Lovett v. United States

328 U.S. 303 (1946)

Facts: Congress attached legislative rider §304 onto the Wartime Urgent Deficiency Appropriation of 1943 that forbid the executive branch from paying three employees – who Congress had found guilty of “subversive activity” – their salaries unless they were reappointed with the advice and consent of the Senate. President made a signing statement that said that he believed that it was unconstitutional. What did it prohibit? Can’t be paid for past and future actions from funds; House would not pass any appropriation without this rider attached.

Holding: Majority did not reach the constitutional issue; the employees were entitled to recover b/c the rider left the government’s salary obligations to them wholly intact. Court found that the prohibition amounted to a bill of attainder and there was no judicial tribunal that found them guilty of any crime

  • Bill of attainder: “A legislative act which inflicts punishment without a judicial trial.”

Rationale: No balancing was done here b/c the Constitution specifically prohibits bills of attainder. So all the court had to find here was whether or not this piece of legislation was a bill of attainder.

  • In addition, the appropriation was allocating provisions for the future.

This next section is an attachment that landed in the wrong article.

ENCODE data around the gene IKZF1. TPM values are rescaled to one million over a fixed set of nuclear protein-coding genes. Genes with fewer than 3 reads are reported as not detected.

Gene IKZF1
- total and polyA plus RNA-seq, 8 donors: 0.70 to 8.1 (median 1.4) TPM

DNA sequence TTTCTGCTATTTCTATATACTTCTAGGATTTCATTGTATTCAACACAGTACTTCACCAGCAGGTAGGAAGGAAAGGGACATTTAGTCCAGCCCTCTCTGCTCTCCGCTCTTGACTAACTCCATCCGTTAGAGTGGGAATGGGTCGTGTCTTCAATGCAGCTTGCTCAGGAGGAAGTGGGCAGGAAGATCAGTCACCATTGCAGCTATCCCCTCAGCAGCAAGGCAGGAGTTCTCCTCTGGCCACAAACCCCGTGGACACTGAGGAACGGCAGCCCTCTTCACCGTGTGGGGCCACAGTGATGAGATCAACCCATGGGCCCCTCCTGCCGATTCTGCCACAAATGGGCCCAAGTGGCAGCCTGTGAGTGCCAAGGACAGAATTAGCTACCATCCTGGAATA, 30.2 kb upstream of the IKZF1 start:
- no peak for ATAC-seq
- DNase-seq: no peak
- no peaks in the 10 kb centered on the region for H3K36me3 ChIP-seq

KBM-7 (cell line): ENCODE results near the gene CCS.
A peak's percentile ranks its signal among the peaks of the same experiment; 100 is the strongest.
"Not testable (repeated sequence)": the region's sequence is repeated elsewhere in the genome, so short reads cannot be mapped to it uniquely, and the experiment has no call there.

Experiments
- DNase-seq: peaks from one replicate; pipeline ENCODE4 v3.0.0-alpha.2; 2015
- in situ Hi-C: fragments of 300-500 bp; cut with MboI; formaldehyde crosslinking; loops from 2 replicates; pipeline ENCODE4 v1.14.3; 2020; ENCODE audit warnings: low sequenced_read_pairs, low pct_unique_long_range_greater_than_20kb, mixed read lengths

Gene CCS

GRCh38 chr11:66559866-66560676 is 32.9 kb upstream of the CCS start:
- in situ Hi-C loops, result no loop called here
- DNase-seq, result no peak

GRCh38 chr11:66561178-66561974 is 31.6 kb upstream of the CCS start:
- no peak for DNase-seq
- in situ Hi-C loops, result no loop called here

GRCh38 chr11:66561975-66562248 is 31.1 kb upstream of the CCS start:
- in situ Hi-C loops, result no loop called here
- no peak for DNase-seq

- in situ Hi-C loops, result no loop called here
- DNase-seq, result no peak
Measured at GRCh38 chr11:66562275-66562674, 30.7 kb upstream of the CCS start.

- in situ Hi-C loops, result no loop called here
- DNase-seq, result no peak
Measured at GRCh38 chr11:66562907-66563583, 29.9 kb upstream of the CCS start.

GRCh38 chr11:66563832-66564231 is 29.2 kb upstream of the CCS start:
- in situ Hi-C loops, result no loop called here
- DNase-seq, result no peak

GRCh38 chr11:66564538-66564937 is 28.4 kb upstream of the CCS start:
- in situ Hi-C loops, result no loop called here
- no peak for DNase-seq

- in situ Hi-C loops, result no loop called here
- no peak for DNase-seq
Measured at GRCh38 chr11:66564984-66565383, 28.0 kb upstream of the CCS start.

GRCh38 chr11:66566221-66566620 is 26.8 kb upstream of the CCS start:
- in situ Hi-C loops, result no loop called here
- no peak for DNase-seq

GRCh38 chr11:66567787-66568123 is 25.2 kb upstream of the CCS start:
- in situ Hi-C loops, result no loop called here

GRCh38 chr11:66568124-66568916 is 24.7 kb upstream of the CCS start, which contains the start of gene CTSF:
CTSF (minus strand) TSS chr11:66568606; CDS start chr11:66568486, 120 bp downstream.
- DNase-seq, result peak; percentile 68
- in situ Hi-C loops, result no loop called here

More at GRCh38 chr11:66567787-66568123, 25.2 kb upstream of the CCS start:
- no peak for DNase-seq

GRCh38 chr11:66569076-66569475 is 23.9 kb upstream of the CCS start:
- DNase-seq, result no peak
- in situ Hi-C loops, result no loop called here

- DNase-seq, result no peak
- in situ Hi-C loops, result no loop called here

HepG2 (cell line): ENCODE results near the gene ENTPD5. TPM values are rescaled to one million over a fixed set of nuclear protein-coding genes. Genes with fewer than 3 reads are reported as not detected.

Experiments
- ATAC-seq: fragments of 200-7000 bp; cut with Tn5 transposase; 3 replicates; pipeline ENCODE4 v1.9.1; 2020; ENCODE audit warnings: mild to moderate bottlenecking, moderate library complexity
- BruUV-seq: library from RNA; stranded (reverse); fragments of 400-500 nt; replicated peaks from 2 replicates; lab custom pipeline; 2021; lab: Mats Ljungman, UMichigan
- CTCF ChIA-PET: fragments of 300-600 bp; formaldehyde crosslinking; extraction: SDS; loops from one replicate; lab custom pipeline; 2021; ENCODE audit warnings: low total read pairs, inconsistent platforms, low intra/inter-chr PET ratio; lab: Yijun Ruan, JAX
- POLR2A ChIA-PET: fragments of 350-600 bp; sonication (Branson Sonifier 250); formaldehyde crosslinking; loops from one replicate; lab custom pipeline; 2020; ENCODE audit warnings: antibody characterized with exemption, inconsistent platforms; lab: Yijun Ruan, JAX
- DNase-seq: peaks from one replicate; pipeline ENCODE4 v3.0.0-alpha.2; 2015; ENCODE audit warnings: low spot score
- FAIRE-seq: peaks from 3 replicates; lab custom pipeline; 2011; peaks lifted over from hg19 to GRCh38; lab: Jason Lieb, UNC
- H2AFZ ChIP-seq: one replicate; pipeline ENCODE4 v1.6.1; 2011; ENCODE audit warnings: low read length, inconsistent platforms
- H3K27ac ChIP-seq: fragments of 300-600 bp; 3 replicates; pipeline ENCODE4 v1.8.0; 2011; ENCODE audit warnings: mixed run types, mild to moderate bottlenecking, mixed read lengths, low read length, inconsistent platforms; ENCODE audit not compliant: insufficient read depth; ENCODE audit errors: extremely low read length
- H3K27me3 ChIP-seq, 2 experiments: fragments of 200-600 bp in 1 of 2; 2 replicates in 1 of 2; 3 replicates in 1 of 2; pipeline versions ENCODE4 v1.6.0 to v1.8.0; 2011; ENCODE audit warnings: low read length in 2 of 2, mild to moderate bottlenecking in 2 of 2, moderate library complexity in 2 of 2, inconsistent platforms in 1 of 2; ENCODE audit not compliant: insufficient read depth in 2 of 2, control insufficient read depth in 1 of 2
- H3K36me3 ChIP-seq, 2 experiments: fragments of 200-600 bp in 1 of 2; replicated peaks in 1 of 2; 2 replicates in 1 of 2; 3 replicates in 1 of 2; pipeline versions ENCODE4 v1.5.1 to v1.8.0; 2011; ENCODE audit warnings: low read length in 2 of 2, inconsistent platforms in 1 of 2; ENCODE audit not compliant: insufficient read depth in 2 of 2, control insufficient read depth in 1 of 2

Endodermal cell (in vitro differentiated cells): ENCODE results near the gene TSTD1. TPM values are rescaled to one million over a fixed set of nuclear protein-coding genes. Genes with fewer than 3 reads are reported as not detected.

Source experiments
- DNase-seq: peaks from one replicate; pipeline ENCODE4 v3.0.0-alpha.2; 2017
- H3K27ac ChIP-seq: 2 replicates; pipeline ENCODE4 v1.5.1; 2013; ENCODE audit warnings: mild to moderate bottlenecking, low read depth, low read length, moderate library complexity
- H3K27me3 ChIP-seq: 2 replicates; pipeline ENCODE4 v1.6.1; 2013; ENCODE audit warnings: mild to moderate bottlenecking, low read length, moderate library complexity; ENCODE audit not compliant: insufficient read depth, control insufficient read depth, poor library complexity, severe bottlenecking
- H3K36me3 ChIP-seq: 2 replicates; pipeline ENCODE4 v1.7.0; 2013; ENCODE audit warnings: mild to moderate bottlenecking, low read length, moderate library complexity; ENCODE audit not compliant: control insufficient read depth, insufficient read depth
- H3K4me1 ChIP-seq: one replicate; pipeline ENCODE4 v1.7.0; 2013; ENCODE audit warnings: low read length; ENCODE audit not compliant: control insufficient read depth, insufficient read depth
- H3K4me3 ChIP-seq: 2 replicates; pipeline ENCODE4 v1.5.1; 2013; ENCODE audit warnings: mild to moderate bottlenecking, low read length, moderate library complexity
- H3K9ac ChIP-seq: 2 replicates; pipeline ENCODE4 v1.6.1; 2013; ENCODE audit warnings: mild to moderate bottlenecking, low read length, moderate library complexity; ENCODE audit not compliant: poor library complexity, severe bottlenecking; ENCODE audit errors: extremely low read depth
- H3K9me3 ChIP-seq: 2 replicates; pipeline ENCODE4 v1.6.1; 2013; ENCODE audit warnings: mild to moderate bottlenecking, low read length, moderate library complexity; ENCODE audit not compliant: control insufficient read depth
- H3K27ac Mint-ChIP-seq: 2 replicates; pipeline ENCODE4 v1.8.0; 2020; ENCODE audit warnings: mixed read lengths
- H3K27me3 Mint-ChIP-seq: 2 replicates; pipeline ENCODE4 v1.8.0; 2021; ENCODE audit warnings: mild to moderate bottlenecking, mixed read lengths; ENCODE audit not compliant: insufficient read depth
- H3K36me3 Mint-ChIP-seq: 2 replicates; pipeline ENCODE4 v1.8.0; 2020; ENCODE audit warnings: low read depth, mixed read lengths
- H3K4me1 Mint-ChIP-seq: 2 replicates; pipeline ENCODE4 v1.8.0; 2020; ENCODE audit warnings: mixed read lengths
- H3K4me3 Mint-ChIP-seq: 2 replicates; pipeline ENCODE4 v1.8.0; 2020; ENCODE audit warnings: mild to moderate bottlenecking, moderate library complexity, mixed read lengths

Lovett and War Powers: Lovett supports proposition that Congress may not use its national security powers to “micro manage” the conduct of war of foreign policy. Dicta asserts that Congress can’t direct the conduct of campaigns, and can’t in the disguise of “rules for the governance” of the army impair the authority of the President as Commander in Chief.

  • This kind of structural trespass is usually a question of degree to be resolved by a functional balancing test under separation of powers analysis.
  1. Congress can limit, but it’s a weighing function.

Lovett and Appropriations Limitations: Supreme Court has, on rare occasions, struck down legislation for intruding impermissibly on Pres’ inherent constitutional authority/exercise of national security powers. Congress can’t through mere appropriation measures accomplish that which by direct legislative action would be beyond its constitutional authority.

Comments are closed.